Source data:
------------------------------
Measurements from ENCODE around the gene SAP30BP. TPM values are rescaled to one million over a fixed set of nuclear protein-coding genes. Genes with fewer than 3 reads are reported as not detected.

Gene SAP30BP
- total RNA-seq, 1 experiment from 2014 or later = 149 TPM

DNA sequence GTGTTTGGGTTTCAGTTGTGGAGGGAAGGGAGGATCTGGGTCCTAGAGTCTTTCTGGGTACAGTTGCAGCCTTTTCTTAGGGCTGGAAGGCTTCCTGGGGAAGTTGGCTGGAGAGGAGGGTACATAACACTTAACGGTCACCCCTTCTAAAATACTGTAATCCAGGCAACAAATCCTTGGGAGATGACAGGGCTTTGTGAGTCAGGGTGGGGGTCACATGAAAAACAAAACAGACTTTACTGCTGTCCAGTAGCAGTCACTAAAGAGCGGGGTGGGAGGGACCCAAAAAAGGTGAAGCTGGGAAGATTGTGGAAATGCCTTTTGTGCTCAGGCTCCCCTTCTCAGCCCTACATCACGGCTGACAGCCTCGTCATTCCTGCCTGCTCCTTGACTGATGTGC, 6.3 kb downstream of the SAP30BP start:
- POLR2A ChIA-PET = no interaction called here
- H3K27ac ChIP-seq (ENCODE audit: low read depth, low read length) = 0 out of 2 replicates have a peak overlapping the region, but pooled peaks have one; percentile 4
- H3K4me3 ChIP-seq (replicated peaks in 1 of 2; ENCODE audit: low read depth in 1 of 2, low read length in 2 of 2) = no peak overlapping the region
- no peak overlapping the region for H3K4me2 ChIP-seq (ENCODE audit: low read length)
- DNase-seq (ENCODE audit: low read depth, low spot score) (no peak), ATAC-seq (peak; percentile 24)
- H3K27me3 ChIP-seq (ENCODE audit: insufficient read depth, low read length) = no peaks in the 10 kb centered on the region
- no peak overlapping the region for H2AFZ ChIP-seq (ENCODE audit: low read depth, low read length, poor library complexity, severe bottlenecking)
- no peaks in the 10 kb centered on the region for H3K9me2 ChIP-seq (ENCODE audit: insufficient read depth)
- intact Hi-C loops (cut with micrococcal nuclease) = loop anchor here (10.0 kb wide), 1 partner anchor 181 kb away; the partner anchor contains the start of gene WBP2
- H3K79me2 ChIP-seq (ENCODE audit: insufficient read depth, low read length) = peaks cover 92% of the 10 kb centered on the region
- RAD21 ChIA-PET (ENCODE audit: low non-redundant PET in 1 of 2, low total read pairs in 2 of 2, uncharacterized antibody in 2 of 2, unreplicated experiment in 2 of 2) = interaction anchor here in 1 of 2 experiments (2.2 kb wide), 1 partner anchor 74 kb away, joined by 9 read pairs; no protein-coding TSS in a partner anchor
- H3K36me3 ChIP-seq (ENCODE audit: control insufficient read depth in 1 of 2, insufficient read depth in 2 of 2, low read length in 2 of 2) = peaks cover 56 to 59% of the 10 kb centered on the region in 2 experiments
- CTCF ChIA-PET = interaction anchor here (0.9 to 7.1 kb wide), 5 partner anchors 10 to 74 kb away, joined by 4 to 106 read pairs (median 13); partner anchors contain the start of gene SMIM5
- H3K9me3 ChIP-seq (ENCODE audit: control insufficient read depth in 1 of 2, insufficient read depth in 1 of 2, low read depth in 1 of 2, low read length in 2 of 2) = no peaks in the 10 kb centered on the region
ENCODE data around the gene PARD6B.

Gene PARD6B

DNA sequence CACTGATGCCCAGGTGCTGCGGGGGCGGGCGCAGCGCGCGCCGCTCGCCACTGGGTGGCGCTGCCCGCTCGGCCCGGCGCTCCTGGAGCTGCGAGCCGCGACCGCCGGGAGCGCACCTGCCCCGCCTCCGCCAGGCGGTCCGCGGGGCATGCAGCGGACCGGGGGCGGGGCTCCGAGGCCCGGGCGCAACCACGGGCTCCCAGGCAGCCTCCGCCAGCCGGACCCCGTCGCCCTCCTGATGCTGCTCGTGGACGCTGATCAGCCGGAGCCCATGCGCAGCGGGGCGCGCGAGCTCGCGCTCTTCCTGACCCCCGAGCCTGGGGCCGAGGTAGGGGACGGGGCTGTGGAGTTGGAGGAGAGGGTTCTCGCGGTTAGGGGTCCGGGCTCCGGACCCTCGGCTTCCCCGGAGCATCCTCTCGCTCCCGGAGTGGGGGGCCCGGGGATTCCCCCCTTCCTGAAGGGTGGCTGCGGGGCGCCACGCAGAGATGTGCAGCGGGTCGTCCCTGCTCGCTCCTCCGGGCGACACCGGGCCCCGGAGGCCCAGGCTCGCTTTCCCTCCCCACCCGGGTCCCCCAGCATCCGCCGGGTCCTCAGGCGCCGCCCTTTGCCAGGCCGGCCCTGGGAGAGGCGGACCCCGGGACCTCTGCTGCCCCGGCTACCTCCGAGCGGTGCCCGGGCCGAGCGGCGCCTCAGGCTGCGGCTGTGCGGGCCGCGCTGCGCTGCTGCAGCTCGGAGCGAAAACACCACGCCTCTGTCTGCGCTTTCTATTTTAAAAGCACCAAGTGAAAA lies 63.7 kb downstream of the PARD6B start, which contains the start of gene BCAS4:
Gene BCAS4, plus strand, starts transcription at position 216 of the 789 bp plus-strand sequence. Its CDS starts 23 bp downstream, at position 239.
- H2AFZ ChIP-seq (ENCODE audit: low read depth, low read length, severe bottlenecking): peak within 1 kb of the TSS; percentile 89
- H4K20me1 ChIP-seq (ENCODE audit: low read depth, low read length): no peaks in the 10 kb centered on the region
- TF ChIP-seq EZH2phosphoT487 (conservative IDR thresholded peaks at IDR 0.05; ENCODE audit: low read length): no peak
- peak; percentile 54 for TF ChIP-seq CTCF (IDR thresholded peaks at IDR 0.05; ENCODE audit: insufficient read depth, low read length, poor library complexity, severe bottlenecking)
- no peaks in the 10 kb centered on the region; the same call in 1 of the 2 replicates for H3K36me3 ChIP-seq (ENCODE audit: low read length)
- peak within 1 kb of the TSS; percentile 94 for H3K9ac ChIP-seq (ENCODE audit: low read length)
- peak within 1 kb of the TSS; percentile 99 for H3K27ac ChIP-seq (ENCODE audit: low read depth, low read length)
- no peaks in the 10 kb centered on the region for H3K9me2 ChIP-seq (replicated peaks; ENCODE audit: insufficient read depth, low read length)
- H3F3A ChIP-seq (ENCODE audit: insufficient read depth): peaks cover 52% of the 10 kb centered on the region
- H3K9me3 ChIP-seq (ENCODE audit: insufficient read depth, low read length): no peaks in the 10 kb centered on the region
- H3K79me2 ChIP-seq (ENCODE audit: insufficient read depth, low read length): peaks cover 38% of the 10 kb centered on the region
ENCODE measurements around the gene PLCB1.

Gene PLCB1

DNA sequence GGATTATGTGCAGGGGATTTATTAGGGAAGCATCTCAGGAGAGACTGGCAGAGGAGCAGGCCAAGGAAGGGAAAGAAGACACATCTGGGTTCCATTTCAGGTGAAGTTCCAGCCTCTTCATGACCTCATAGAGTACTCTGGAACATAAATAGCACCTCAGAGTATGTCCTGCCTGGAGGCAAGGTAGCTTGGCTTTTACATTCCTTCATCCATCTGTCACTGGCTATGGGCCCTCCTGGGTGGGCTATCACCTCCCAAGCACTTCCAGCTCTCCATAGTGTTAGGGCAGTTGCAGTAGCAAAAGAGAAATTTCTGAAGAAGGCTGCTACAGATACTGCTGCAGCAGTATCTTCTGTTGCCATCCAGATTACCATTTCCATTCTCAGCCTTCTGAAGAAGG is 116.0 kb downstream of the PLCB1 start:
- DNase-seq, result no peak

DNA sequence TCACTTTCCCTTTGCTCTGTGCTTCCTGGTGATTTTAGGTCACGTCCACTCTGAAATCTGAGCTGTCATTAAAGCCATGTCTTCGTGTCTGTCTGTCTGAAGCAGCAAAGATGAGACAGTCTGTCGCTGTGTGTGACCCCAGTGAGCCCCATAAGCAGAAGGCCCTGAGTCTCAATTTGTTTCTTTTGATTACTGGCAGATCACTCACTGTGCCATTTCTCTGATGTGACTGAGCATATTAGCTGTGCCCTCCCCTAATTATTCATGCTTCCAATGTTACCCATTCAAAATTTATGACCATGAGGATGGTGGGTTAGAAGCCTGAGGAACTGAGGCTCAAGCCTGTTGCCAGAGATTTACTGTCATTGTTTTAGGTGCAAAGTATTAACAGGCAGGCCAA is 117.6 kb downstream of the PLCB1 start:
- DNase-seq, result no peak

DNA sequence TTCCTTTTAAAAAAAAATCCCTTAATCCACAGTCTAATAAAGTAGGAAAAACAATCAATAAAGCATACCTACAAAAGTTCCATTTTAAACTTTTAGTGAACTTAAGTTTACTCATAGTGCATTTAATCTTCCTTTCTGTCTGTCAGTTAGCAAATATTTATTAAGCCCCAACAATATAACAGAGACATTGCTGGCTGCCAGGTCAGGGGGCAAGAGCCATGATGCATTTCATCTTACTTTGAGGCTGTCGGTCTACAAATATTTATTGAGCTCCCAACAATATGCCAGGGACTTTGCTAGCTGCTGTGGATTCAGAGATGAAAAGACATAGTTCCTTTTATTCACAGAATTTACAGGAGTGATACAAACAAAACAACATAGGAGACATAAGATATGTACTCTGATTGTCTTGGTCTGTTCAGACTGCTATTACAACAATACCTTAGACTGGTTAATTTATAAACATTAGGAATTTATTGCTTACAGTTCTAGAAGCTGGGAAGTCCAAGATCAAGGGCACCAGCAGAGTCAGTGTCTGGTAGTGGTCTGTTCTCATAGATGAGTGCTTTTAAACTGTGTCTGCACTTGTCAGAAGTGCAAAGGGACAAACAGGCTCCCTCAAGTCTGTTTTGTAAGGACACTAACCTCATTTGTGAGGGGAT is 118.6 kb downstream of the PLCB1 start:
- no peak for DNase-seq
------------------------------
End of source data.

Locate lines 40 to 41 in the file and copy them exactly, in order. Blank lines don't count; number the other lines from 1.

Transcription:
DNA sequence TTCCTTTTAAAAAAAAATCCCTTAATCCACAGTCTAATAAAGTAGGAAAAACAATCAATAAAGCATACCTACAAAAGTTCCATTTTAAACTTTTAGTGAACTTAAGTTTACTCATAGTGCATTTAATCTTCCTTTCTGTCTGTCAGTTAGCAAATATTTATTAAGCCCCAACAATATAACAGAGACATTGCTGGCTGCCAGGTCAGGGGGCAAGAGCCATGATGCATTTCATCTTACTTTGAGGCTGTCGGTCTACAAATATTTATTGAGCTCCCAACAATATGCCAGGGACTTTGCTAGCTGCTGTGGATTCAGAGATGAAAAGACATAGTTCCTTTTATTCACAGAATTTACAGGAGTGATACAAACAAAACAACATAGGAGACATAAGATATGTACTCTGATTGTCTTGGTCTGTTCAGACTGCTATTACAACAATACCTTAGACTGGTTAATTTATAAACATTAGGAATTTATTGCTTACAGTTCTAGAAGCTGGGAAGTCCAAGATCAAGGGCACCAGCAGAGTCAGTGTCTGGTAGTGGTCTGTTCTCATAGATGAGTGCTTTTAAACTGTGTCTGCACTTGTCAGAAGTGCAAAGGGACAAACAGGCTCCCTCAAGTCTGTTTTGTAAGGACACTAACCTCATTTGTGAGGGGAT is 118.6 kb downstream of the PLCB1 start:
- no peak for DNase-seq